Tuesday, November 29, 2011

Keys to Better Holiday Communication

by Joyce Geddie, M.A., R.N., LAPC

The holidays can be a wonderful, yet very stressful time of the year. Healthy communication is an important aspect of our relationships any time of the year, but this time of year all too often we carry additional expectations, recall past hurts and disappointments, and engage in conflict  with those we most long to connect with.

The main reasons people have difficulty expressing themselves is because of the fear of being discounted or ignored, rejected, embarrassed, or people fear being too vulnerable with the other person (Balswick & Balswick, 2007). One of the hallmarks of high-functioning families is that they communicate to each other in a way that honestly expresses their feelings and concerns in a clear, respectful manner and they in turn empathetically listen, consider and respond appropriately. Of course, that is easier said than done.

The good news is that if you’d like to see improvements in the way your family communicates, change can begin with you. We can all become better communicators if we begin to increase our awareness, slow down our responses and clarify within ourselves what needs and desires we have before we attempt to communicate them. Taking time to pause and to think how we can best word our concerns without inflicting angry or painful words on others is always helpful. Communication must be void of destructive criticisms, resentments, and threats in order to promote intimacy. If intense negative thoughts and emotions are brewing just under the surface, it can be very difficult to be open to understanding and respectfully listening to what a family member is saying. It is often very helpful to communicate in a clear, non-demanding fashion to family members and is unrealistic to expect them to read our minds and know what we need from them.

  We are all in a constant state of communicating with others, whether it is verbally, nonverbally, or both. It can be a valuable exercise to be aware of our own reactions to others’ nonverbal communication and even to consider clarifying our interpretations with them rather than making incorrect assumptions about the message we think they are sending.

Additionally, being aware of our own nonverbal communication helps us to investigate our current feelings and consider any unresolved emotions our bodies may be physically reacting to. If we learn to consistently communicate clearly with honor and respect, it typically produces less of a defensive reaction in others, and they are more inclined to try to understand and hear what is being said.

As we become more self-aware of our own motives, our nonverbal communication, any unresolved emotions, or attempts to control others responses, we can begin to make positive changes that produce a powerful impetus towards better family communication. Successfully communicating is not an easy task and be aware you won’t get it right every time you try, but even little steps can provide you with more peace this stressful holiday season.

 If you need more assistance in learning effective communication, we have a wonderful group of counselors at Fountain Gate who are more than happy to assist you with your goals. Merry Christmas and Happy New Year!
Balswick, J. O., & Balswick, J. K. (2007). The family: A Christian perspective on the contemporary home. Grand Rapids, MI: Baker Publishing Group.


Tuesday, November 15, 2011

Teaching Your Child Self-Control

by Marian Andrews, M.S.W., LCSW, Certified Parent Coach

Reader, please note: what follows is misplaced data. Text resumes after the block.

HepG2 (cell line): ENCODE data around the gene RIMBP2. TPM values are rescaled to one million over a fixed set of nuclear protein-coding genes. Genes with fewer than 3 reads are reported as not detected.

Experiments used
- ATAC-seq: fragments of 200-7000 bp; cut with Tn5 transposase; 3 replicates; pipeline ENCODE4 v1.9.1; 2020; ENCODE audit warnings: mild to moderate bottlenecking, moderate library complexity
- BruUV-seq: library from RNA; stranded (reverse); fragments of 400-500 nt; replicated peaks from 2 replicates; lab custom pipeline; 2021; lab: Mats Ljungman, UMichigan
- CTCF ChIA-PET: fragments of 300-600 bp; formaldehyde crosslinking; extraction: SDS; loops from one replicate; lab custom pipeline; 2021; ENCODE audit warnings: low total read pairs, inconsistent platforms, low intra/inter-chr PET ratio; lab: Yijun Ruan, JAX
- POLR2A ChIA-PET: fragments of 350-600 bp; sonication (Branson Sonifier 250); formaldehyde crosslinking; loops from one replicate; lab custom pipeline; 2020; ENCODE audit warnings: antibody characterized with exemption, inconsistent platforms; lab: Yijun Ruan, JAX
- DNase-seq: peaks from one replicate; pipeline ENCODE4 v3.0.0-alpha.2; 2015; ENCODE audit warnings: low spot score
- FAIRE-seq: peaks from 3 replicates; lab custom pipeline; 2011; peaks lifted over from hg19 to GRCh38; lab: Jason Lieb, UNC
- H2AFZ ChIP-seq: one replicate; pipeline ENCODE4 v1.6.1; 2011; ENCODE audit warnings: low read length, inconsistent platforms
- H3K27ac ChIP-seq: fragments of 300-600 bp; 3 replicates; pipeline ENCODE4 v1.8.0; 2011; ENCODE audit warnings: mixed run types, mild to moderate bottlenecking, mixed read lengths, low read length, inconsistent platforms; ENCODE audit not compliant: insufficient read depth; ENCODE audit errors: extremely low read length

Children are not born with self-control. In fact, as babies they communicate by crying and they learn to expect someone to know what their needs are and take care of them. As a child becomes mobile, he begins moving from dependence on others to care for him to ultimate independence with the ability to do things and care for himself. However the road to independence is paved with frustration. Children begin to learn very quickly that they frequently don't get what they want, when they want it, and how they want it. Children often become frustrated very easily and they don't know how to communicate their feelings.

As parents, it is our job to teach our kids life skills that make them independent. Self-control and the ability to communicate their feelings appropriately are two of the most important life skills that we can teach our children. A child is naturally frustrated and often communicates that frustration in inappropriate ways. As parents, it is our job to teach our children what is acceptable behavior and how to handle his frustration. One of the concrete ways we begin that process of learning self-control is to tell our children "no" and "wait". As parents, we have to assume the job of being the one to say no or to say wait and then we have to enforce that we mean what we say. In this culture, we often become more concerned about not making our children “unhappy" rather than teaching them to handle the words “no” and “wait.” If we focus primarily on keeping our children “happy," we rob them of learning the critical life skill of self-control.

As parents we teach our children first and primarily by modeling self-controlled behavior. As our child's frustration level builds, we want them to take time to get control and express their emotions with appropriate voices and behavior. Therefore it is important that as we set appropriate limits for our children, we take a moment to be in control and speak in a calm, even tempered voice that communicates that we mean business. It is important that we give clear and concrete guidelines for what we want them to do and that we maintain control ourselves while we do that. We must be willing to follow through with consequences if our child's behavior is inappropriate so that they will learn to trust that we mean what we say.